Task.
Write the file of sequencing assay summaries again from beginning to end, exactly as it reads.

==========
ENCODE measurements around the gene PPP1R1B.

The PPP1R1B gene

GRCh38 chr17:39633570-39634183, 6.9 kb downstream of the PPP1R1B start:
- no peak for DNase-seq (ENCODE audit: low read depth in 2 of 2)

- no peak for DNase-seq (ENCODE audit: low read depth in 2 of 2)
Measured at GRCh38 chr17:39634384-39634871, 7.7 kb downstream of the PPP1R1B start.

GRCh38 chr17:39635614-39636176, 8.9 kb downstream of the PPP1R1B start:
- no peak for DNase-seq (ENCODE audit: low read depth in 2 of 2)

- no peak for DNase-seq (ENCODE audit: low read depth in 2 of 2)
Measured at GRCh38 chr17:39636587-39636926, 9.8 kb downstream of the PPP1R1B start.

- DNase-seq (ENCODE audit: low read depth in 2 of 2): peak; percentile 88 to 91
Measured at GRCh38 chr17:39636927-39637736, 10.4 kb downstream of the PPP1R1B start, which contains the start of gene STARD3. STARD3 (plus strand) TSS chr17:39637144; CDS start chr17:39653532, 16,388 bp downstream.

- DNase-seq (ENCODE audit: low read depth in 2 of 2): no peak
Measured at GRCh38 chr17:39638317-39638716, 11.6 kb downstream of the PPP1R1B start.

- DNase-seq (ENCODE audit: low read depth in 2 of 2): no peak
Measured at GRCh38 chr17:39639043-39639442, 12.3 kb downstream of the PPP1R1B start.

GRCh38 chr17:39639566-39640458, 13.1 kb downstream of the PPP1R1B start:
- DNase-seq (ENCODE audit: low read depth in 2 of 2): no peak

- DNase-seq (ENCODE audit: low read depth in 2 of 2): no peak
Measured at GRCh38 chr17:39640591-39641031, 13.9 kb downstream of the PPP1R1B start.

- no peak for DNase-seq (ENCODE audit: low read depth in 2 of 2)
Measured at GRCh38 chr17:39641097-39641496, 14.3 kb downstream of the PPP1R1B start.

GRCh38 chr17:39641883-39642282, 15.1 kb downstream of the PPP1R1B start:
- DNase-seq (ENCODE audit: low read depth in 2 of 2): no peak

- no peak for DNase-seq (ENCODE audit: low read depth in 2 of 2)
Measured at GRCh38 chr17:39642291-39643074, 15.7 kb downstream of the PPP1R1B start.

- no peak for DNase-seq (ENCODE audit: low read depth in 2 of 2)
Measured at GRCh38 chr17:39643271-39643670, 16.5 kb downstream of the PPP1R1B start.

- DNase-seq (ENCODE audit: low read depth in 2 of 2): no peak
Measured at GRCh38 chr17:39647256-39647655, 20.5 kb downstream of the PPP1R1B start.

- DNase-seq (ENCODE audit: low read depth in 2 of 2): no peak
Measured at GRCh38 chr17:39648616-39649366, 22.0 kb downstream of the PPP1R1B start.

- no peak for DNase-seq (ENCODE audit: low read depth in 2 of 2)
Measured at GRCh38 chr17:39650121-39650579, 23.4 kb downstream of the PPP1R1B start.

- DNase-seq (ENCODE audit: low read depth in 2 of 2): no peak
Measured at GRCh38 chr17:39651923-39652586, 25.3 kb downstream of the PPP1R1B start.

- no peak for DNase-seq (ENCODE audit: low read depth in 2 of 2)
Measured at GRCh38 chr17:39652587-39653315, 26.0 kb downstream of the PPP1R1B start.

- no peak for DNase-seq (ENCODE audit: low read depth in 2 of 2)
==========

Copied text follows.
ENCODE measurements around the gene PPP1R1B.

The PPP1R1B gene

GRCh38 chr17:39633570-39634183, 6.9 kb downstream of the PPP1R1B start:
- no peak for DNase-seq (ENCODE audit: low read depth in 2 of 2)

- no peak for DNase-seq (ENCODE audit: low read depth in 2 of 2)
Measured at GRCh38 chr17:39634384-39634871, 7.7 kb downstream of the PPP1R1B start.

GRCh38 chr17:39635614-39636176, 8.9 kb downstream of the PPP1R1B start:
- no peak for DNase-seq (ENCODE audit: low read depth in 2 of 2)

- no peak for DNase-seq (ENCODE audit: low read depth in 2 of 2)
Measured at GRCh38 chr17:39636587-39636926, 9.8 kb downstream of the PPP1R1B start.

- DNase-seq (ENCODE audit: low read depth in 2 of 2): peak; percentile 88 to 91
Measured at GRCh38 chr17:39636927-39637736, 10.4 kb downstream of the PPP1R1B start, which contains the start of gene STARD3. STARD3 (plus strand) TSS chr17:39637144; CDS start chr17:39653532, 16,388 bp downstream.

- DNase-seq (ENCODE audit: low read depth in 2 of 2): no peak
Measured at GRCh38 chr17:39638317-39638716, 11.6 kb downstream of the PPP1R1B start.

- DNase-seq (ENCODE audit: low read depth in 2 of 2): no peak
Measured at GRCh38 chr17:39639043-39639442, 12.3 kb downstream of the PPP1R1B start.

GRCh38 chr17:39639566-39640458, 13.1 kb downstream of the PPP1R1B start:
- DNase-seq (ENCODE audit: low read depth in 2 of 2): no peak

- DNase-seq (ENCODE audit: low read depth in 2 of 2): no peak
Measured at GRCh38 chr17:39640591-39641031, 13.9 kb downstream of the PPP1R1B start.

- no peak for DNase-seq (ENCODE audit: low read depth in 2 of 2)
Measured at GRCh38 chr17:39641097-39641496, 14.3 kb downstream of the PPP1R1B start.

GRCh38 chr17:39641883-39642282, 15.1 kb downstream of the PPP1R1B start:
- DNase-seq (ENCODE audit: low read depth in 2 of 2): no peak

- no peak for DNase-seq (ENCODE audit: low read depth in 2 of 2)
Measured at GRCh38 chr17:39642291-39643074, 15.7 kb downstream of the PPP1R1B start.

- no peak for DNase-seq (ENCODE audit: low read depth in 2 of 2)
Measured at GRCh38 chr17:39643271-39643670, 16.5 kb downstream of the PPP1R1B start.

- DNase-seq (ENCODE audit: low read depth in 2 of 2): no peak
Measured at GRCh38 chr17:39647256-39647655, 20.5 kb downstream of the PPP1R1B start.

- DNase-seq (ENCODE audit: low read depth in 2 of 2): no peak
Measured at GRCh38 chr17:39648616-39649366, 22.0 kb downstream of the PPP1R1B start.

- no peak for DNase-seq (ENCODE audit: low read depth in 2 of 2)
Measured at GRCh38 chr17:39650121-39650579, 23.4 kb downstream of the PPP1R1B start.

- DNase-seq (ENCODE audit: low read depth in 2 of 2): no peak
Measured at GRCh38 chr17:39651923-39652586, 25.3 kb downstream of the PPP1R1B start.

- no peak for DNase-seq (ENCODE audit: low read depth in 2 of 2)
Measured at GRCh38 chr17:39652587-39653315, 26.0 kb downstream of the PPP1R1B start.

- no peak for DNase-seq (ENCODE audit: low read depth in 2 of 2)